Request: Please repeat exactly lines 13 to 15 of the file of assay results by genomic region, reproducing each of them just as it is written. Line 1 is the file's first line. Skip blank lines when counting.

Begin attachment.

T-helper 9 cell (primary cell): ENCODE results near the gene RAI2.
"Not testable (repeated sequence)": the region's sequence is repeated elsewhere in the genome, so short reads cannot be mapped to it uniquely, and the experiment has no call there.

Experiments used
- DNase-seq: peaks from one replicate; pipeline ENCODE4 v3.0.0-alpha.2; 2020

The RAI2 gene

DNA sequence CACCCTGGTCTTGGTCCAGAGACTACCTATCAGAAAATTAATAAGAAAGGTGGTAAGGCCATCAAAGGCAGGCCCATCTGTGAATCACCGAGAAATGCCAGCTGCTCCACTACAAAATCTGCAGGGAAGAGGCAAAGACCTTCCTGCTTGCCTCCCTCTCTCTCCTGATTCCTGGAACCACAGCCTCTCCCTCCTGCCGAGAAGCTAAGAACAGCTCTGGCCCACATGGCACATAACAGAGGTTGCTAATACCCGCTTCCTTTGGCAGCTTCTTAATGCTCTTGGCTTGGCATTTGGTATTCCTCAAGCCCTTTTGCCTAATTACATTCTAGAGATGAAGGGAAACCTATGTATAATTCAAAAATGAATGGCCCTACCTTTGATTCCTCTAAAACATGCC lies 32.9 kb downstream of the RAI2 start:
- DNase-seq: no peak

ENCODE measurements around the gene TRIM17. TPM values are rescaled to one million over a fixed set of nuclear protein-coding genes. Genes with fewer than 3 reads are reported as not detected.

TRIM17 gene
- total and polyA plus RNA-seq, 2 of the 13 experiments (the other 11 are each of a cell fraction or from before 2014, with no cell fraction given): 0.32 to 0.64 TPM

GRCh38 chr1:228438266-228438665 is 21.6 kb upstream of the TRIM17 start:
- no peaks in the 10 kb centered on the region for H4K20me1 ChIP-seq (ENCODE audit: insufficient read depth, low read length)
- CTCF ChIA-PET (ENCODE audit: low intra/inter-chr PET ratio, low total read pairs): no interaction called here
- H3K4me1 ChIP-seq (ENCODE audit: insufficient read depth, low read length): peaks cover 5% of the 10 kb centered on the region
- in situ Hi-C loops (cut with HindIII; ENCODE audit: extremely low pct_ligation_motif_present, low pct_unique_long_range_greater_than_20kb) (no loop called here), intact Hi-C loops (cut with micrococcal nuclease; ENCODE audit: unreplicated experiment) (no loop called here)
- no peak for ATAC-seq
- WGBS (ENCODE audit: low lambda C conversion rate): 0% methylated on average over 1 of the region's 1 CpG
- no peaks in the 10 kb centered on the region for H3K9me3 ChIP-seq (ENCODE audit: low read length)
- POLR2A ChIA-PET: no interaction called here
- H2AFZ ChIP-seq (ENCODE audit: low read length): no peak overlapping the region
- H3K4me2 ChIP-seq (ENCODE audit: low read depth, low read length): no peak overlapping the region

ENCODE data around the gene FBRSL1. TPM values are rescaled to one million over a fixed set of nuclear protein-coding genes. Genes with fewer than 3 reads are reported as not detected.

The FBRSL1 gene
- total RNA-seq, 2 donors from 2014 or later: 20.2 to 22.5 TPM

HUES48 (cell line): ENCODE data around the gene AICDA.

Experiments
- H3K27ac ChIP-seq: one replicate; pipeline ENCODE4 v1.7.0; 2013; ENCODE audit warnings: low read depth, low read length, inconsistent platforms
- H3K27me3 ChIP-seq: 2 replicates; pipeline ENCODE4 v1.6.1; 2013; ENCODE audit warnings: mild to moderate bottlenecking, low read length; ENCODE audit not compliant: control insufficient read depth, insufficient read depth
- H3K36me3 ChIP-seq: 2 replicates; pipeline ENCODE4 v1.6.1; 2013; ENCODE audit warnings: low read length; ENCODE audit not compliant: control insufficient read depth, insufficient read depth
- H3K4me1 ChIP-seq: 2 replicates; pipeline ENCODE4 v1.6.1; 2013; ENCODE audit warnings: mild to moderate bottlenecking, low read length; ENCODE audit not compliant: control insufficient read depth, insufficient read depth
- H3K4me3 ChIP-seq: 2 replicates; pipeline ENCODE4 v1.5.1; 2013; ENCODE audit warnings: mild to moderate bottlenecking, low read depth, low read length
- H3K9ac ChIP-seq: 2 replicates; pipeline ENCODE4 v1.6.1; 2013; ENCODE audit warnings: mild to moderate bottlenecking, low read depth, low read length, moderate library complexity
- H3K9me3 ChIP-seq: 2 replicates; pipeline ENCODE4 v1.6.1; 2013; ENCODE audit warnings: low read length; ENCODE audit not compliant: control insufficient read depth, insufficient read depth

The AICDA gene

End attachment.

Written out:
- CTCF ChIA-PET (ENCODE audit: low intra/inter-chr PET ratio, low total read pairs): no interaction called here
- H3K4me1 ChIP-seq (ENCODE audit: insufficient read depth, low read length): peaks cover 5% of the 10 kb centered on the region
- in situ Hi-C loops (cut with HindIII; ENCODE audit: extremely low pct_ligation_motif_present, low pct_unique_long_range_greater_than_20kb) (no loop called here), intact Hi-C loops (cut with micrococcal nuclease; ENCODE audit: unreplicated experiment) (no loop called here)